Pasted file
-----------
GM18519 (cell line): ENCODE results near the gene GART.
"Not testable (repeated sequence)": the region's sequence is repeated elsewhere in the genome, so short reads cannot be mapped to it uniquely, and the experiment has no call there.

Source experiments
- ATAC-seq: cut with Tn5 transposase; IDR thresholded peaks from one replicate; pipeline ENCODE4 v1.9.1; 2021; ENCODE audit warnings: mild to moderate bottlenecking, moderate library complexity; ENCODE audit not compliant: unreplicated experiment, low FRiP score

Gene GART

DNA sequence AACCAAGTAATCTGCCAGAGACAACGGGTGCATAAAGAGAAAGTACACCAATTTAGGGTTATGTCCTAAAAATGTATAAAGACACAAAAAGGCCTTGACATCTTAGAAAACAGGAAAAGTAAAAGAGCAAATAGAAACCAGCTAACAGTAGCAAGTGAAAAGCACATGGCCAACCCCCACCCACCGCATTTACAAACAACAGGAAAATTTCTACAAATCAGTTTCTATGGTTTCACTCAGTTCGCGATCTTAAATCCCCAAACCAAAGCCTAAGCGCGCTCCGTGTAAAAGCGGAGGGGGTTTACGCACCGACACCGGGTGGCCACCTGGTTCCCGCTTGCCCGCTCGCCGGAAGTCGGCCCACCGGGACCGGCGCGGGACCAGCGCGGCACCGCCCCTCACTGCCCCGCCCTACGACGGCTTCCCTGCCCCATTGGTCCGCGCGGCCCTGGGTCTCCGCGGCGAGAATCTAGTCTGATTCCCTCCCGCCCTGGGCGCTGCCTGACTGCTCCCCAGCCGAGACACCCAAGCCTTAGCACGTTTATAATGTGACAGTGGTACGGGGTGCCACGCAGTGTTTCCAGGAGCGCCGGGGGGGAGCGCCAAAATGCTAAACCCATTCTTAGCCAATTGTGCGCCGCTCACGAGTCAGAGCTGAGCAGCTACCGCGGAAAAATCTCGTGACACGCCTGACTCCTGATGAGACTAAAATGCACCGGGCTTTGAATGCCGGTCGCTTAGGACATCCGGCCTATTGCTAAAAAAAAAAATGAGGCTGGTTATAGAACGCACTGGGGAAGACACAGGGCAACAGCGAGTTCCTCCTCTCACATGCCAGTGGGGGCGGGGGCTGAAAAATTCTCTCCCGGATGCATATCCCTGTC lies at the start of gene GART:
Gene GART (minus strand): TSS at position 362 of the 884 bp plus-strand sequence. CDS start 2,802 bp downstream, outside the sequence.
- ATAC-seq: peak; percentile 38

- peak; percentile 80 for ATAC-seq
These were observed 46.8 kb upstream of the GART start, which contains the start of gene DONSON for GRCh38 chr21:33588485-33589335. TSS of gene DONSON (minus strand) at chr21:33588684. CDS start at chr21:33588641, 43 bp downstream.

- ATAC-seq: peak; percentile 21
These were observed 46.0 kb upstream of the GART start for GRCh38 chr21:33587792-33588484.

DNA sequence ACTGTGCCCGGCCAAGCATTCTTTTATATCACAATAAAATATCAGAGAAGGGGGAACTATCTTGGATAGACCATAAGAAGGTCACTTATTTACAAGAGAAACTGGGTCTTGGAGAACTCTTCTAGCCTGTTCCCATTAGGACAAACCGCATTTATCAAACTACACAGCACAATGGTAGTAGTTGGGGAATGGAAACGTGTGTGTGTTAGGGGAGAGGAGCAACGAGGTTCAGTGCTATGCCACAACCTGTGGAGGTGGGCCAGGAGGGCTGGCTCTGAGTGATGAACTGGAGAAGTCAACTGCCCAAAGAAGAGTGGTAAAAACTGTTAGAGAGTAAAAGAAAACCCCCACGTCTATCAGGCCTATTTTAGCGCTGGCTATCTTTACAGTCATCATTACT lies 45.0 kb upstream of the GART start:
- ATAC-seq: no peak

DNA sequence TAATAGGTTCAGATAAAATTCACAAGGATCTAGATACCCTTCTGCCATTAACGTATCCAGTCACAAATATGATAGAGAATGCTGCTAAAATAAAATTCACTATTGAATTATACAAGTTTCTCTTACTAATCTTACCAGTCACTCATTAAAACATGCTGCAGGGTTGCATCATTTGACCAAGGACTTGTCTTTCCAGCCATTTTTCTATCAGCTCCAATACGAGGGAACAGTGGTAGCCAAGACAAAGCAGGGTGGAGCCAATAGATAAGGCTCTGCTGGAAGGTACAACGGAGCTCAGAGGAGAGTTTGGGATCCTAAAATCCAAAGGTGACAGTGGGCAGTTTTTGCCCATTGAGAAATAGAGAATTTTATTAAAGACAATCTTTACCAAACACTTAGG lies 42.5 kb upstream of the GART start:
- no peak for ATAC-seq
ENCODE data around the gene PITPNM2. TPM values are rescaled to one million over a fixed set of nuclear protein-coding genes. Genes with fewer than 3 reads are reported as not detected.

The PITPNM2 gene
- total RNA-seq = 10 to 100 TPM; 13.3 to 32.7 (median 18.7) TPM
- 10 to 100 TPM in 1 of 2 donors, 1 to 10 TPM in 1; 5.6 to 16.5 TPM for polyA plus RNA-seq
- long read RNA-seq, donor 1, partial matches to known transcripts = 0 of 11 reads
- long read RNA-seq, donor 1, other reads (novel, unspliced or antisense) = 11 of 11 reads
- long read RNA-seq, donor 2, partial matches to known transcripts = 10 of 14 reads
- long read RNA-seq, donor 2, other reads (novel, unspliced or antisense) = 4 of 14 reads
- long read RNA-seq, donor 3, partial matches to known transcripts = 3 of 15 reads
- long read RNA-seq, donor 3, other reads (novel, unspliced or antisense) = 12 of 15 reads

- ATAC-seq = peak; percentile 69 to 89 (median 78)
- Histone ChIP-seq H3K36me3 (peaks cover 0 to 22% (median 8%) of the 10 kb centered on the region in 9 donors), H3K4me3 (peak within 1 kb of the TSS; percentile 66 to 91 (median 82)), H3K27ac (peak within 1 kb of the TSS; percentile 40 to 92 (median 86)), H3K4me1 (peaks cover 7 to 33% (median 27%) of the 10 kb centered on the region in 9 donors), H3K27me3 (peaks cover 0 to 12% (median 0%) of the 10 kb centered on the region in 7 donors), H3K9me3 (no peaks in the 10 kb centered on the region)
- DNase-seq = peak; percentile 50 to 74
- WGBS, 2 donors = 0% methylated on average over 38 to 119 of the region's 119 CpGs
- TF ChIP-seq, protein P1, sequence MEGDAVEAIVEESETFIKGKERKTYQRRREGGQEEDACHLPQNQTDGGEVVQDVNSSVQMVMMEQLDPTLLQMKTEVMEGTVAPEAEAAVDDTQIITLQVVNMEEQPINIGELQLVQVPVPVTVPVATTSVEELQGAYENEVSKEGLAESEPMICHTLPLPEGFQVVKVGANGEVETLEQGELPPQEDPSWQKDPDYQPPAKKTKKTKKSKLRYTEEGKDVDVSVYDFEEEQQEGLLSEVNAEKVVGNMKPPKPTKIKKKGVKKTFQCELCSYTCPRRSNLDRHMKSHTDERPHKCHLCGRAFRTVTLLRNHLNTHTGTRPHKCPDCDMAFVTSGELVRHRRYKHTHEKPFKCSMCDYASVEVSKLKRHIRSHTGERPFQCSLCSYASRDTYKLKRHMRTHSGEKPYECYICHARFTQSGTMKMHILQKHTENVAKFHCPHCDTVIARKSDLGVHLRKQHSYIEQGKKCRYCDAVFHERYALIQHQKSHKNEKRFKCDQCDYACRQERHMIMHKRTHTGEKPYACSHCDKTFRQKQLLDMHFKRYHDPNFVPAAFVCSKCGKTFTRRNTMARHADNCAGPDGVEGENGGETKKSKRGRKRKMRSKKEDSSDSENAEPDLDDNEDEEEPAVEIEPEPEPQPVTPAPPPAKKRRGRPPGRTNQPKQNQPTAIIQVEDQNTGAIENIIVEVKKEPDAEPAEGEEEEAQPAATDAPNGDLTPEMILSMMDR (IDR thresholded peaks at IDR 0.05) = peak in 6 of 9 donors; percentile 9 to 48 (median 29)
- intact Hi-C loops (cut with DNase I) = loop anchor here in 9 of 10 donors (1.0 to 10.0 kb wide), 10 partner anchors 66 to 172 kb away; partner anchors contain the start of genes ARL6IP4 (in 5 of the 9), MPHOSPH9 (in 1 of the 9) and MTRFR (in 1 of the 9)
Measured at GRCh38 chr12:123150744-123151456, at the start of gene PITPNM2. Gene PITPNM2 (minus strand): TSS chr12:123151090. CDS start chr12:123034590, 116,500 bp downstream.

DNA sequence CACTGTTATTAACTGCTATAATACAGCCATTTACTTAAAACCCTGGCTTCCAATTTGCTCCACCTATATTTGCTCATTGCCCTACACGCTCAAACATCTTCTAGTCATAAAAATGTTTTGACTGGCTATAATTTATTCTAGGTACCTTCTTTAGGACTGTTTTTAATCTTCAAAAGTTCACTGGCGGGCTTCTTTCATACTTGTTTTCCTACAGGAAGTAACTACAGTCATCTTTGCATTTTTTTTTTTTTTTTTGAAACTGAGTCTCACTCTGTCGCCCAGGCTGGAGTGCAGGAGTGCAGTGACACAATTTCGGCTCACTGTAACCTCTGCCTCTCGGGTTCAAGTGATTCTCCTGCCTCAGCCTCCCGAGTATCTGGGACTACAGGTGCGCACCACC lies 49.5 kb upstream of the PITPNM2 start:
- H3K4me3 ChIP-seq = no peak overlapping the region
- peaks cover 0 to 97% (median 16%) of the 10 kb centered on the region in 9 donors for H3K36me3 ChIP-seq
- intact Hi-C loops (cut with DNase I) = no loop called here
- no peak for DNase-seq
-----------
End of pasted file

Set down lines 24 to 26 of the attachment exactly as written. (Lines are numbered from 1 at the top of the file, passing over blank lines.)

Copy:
- long read RNA-seq, donor 2, other reads (novel, unspliced or antisense) = 4 of 14 reads
- long read RNA-seq, donor 3, partial matches to known transcripts = 3 of 15 reads
- long read RNA-seq, donor 3, other reads (novel, unspliced or antisense) = 12 of 15 reads